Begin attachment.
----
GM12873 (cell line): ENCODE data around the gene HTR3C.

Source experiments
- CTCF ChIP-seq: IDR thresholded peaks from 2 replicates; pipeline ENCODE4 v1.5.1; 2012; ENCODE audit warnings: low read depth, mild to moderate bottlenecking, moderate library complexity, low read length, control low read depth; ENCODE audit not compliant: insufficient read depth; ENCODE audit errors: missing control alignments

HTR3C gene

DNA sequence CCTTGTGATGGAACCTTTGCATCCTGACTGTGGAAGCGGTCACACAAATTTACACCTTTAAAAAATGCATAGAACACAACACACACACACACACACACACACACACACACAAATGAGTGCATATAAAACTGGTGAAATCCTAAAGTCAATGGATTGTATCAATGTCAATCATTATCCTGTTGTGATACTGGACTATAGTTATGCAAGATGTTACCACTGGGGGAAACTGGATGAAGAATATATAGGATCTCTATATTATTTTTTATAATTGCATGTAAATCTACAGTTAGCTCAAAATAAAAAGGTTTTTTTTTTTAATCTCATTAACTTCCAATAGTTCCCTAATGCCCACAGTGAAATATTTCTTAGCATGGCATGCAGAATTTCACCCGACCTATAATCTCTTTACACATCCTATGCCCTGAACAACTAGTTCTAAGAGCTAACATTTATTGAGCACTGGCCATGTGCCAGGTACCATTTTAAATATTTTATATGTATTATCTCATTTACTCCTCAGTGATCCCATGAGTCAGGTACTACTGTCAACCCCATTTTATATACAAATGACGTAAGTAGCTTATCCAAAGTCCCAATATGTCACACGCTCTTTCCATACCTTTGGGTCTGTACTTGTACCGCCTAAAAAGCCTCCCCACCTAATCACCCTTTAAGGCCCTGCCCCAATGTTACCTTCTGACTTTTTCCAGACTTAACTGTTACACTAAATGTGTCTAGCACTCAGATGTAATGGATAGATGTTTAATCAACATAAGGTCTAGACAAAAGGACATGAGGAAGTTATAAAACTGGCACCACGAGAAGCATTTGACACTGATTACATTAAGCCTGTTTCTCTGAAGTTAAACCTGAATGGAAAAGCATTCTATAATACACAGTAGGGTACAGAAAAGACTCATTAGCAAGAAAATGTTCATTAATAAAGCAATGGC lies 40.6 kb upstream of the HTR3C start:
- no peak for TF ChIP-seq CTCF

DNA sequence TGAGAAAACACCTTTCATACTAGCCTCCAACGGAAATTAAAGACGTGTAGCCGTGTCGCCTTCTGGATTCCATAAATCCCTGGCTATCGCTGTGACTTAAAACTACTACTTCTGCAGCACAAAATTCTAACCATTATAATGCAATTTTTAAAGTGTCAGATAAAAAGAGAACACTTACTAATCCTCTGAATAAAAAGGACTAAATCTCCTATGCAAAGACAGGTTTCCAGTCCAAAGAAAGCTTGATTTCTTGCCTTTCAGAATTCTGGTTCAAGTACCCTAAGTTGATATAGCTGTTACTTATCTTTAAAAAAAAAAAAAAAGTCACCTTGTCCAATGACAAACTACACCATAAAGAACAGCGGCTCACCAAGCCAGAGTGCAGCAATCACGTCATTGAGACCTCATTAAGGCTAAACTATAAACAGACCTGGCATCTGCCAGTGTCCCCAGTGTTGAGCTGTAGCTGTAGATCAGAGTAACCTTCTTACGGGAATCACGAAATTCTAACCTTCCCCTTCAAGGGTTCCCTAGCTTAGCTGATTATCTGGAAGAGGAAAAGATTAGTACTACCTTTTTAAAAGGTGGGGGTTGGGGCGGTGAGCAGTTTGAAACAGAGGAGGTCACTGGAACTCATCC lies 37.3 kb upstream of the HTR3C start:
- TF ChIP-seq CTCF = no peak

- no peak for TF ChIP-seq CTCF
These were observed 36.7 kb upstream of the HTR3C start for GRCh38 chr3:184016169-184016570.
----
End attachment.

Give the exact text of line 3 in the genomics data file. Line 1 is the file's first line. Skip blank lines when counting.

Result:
- CTCF ChIP-seq: IDR thresholded peaks from 2 replicates; pipeline ENCODE4 v1.5.1; 2012; ENCODE audit warnings: low read depth, mild to moderate bottlenecking, moderate library complexity, low read length, control low read depth; ENCODE audit not compliant: insufficient read depth; ENCODE audit errors: missing control alignments